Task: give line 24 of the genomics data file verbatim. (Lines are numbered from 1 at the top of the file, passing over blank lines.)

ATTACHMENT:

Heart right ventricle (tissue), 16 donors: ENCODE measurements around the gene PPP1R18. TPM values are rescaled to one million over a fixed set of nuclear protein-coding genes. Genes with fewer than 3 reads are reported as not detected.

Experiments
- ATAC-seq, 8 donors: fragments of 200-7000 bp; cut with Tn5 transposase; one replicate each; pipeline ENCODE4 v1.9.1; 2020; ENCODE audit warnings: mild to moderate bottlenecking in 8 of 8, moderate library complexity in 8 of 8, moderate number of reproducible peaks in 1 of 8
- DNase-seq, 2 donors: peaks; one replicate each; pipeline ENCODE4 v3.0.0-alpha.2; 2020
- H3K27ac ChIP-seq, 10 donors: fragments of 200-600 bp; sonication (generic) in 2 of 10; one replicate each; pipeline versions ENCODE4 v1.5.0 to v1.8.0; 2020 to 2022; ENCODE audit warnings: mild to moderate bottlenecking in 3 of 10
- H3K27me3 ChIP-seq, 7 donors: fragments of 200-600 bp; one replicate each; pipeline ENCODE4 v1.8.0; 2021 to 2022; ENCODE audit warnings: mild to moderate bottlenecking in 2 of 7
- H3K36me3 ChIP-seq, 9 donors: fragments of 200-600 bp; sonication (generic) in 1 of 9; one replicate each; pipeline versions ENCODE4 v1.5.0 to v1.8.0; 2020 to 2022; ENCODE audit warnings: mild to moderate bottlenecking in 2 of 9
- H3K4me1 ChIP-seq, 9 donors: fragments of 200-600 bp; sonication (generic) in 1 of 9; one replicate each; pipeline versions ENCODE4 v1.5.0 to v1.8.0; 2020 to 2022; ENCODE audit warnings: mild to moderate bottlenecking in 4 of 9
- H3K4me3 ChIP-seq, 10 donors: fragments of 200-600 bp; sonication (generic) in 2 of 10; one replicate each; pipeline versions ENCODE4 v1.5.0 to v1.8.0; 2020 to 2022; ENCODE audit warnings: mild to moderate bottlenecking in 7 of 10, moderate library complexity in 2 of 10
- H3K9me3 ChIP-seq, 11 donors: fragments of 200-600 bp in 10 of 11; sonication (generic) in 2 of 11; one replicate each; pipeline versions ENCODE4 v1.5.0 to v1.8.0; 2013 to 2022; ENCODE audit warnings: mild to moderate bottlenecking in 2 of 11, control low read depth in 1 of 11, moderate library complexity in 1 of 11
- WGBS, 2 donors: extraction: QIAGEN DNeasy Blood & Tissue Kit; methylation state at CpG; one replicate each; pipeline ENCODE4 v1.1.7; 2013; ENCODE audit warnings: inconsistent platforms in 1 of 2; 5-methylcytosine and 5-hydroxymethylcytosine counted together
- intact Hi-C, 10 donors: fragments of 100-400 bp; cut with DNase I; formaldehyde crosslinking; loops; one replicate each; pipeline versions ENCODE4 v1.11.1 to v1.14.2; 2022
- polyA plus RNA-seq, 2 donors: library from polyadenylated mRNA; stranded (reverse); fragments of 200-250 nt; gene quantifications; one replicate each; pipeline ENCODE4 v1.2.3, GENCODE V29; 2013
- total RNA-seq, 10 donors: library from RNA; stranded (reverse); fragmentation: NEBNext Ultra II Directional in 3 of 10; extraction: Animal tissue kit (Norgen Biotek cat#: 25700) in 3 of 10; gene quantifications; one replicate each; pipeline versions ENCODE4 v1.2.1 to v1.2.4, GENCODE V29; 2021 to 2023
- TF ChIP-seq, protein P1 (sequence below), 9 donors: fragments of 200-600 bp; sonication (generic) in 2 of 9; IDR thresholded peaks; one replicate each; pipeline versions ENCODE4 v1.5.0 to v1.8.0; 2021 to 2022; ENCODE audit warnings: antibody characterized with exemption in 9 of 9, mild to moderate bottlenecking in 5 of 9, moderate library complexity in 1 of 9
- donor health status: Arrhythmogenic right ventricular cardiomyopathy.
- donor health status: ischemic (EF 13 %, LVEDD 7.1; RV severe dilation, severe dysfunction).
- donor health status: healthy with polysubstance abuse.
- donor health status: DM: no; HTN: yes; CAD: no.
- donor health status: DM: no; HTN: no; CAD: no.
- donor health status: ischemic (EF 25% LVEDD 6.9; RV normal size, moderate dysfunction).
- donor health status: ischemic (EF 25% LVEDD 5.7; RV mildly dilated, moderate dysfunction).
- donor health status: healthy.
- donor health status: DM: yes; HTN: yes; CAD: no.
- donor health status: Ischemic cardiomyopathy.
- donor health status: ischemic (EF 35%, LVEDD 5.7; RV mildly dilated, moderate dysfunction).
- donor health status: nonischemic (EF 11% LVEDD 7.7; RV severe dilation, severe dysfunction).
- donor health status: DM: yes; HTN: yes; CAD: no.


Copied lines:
- donor health status: DM: yes; HTN: yes; CAD: no.